2006 Field season report:
East of Kufr Abil, adjacent to the modern road which runs south to the Wadi Rayyan (Yabis), Kh en-Nasar 2 is a small mound almost entirely built over by modern housing.
We worked for two days in the yard of the family of Mohammed Youssef al-Bisharat (Abu Ahmed). Most of the yard is planted as an olive and fruit tree orchard, but bedrock is very close to the surface.
We retrieved a lot of late Byzantine pottery from the site, and there are rock-cut installations still visible. Indeed, we noticed this yard in April 2006 because they had well cut stone blocks used as garden edging - they must have come from a dismantled ancient wall, although it could have been as recent as Ottoman.
Kh en-Nasar was sampled in 2006. Initial processing of ceramics revealed several fragments of pot-spacer rings, suggesting pottery manufacturing on the site itself. As the 2006 team had only 1.5 days at the site, we decided to split the team in 2008 and try and sample other areas of the small khirbet in case further or more conclusive evidence for pottery making could be recovered.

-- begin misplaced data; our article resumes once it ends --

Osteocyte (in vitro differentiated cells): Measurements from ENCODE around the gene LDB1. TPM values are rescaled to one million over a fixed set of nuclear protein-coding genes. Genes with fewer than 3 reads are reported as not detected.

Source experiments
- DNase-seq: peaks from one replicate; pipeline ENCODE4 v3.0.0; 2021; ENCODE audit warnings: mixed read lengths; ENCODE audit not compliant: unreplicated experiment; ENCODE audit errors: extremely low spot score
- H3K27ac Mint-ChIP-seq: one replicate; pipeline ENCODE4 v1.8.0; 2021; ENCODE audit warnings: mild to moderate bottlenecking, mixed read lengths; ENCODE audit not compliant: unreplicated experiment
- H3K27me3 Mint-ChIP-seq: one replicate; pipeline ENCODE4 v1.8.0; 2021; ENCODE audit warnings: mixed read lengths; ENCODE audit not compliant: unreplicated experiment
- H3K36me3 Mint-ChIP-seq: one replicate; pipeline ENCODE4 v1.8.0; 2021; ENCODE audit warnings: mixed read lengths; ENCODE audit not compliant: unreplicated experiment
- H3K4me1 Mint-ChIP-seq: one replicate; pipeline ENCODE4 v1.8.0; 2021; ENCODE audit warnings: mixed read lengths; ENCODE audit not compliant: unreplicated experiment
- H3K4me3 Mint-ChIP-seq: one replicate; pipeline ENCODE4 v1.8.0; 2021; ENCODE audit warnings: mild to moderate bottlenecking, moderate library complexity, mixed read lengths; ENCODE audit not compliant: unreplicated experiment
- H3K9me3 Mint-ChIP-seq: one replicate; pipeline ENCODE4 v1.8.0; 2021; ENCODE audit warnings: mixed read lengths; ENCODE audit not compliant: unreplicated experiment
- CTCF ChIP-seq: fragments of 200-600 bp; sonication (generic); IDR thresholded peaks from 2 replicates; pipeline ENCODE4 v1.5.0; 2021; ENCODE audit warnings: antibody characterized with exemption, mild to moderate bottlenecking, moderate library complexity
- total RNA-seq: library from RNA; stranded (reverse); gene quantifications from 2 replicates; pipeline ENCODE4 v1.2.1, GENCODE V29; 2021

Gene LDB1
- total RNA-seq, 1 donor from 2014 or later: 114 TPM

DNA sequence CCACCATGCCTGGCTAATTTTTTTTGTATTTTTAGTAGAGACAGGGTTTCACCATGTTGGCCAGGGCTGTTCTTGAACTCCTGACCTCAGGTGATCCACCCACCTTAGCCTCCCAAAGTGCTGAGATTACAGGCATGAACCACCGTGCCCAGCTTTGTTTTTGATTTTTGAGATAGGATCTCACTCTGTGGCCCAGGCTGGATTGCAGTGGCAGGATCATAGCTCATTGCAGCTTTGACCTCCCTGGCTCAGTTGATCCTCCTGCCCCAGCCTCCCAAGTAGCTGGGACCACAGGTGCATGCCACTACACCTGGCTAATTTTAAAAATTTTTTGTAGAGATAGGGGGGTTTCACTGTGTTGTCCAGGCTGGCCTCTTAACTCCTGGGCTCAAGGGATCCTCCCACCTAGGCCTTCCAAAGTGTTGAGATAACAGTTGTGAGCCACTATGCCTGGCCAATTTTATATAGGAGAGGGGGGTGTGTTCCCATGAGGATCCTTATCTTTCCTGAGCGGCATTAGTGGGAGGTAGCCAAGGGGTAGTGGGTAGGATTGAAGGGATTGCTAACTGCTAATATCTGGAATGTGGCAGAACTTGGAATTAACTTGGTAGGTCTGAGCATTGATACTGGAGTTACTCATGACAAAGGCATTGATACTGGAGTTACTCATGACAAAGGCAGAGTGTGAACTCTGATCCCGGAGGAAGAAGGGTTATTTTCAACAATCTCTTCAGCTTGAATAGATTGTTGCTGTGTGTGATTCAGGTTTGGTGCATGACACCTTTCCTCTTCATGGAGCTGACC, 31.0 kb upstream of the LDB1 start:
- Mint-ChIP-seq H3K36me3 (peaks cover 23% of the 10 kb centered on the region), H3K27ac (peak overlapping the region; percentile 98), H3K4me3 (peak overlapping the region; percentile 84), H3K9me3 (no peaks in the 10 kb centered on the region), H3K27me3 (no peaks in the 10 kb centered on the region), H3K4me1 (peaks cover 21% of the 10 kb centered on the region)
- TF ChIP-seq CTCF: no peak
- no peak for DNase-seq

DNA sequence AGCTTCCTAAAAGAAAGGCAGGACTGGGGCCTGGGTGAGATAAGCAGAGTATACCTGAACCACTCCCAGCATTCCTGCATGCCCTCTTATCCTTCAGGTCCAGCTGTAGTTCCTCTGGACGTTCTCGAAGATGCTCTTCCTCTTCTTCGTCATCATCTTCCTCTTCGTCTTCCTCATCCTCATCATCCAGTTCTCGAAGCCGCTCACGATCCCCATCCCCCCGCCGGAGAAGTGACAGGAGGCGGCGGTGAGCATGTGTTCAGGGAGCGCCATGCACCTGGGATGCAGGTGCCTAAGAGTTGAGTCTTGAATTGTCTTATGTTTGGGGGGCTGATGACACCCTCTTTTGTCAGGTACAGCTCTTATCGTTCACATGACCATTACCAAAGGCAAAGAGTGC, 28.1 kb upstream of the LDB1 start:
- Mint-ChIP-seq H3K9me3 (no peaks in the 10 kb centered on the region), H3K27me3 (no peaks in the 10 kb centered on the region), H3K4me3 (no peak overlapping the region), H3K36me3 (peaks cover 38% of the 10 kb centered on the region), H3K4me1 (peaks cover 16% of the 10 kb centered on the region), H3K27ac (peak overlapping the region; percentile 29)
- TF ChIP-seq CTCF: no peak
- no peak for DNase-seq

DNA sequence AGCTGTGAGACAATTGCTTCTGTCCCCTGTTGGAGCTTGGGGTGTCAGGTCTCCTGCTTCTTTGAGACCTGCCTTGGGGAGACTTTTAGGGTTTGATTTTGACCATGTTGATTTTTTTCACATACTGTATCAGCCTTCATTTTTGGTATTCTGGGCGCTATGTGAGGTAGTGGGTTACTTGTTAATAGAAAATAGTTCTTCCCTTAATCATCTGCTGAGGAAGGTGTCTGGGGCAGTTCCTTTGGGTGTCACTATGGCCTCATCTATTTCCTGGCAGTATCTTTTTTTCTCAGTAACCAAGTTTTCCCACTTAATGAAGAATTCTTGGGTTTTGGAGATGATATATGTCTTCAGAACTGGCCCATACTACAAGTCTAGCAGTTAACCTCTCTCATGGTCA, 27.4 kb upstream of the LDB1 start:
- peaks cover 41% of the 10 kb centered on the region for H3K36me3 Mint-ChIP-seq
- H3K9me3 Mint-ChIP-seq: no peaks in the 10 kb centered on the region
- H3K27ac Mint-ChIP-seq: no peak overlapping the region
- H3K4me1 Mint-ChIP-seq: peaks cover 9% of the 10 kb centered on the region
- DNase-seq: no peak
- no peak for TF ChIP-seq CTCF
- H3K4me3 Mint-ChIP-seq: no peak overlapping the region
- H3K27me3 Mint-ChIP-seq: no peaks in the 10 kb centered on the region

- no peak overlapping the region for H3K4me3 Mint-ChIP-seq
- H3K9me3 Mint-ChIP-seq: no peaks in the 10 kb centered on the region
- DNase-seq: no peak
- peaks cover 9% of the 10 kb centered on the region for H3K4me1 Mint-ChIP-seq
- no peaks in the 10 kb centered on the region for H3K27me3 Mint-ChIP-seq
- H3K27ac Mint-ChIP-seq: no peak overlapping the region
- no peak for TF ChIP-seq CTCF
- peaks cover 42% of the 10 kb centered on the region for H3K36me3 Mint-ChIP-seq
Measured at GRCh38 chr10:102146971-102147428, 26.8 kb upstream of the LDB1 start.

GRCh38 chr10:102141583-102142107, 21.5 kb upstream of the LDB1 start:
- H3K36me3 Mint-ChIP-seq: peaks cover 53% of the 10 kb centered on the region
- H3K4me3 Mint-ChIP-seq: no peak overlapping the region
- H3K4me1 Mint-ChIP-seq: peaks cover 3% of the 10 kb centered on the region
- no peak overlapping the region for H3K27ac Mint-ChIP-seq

Reconnaissance showed that very little of the ancient site was available for research: blocks were either largely covered by house complexes, courtyards were concrete covered, or those owners with larger plots had usually recently imported red soil to enrich their gardens. Only the very large open block we sampled in 2006 and a smaller orchard across the lane were available for sampling. Kh en-Nasar was revisited on 25 November, by half the team, who laid out three sampling squares. The site is located in the modern village of Khirbet Nasar part of which is accessible via the private orchards attached to modern housing which in turn is accessible from the modern bitumen road adjacent to the west. Modern threats to the site continue to be the potential for construction and cultivation damage.